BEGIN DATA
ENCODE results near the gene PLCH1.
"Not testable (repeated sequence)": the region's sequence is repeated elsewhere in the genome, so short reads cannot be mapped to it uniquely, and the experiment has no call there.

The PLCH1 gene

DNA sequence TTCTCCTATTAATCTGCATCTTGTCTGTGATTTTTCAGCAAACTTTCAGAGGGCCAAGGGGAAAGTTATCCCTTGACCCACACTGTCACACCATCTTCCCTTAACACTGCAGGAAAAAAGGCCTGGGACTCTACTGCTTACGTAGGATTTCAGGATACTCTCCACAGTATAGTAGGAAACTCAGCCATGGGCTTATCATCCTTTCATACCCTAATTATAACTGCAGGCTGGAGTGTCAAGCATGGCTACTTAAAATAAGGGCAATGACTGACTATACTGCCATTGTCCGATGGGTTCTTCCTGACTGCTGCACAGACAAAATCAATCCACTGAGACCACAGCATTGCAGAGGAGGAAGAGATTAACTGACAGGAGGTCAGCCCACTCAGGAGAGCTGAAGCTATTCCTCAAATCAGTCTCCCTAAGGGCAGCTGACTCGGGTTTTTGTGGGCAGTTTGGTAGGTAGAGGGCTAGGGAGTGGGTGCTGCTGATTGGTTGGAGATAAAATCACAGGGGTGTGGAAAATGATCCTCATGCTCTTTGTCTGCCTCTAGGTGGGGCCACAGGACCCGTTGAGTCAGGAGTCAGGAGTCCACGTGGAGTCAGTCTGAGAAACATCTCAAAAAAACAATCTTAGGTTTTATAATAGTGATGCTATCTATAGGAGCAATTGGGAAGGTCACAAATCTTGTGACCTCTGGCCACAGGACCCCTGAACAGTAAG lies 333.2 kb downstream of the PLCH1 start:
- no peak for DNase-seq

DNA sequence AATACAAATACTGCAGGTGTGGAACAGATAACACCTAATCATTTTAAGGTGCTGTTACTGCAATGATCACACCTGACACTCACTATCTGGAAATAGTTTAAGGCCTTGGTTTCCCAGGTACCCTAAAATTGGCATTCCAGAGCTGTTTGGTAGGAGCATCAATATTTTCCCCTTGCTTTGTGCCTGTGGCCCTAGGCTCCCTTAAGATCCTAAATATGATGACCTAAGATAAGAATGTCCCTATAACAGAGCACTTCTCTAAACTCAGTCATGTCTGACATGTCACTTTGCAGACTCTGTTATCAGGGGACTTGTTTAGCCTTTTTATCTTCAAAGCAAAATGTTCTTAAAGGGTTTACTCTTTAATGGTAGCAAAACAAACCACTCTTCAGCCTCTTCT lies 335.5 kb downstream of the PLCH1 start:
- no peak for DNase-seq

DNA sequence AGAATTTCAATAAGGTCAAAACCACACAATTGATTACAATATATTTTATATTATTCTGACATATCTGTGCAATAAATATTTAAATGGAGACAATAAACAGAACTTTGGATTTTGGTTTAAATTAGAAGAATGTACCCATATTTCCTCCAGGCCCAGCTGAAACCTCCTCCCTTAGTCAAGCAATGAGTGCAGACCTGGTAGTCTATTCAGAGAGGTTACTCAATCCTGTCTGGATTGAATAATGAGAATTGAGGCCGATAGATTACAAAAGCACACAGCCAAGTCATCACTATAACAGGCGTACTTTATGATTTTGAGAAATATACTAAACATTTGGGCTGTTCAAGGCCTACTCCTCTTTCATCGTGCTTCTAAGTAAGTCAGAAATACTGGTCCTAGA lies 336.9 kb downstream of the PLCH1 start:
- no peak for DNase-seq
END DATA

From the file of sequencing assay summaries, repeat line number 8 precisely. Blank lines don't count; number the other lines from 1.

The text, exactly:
DNA sequence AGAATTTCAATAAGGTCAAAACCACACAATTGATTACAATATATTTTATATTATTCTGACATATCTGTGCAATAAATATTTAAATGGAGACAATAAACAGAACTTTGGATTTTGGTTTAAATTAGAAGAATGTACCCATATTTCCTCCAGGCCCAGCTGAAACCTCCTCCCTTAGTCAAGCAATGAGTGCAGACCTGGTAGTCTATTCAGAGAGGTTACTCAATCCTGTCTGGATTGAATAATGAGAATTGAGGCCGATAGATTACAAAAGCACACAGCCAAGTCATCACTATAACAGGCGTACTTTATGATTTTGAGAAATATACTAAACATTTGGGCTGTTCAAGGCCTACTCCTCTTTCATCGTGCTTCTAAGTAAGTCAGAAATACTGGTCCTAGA lies 336.9 kb downstream of the PLCH1 start: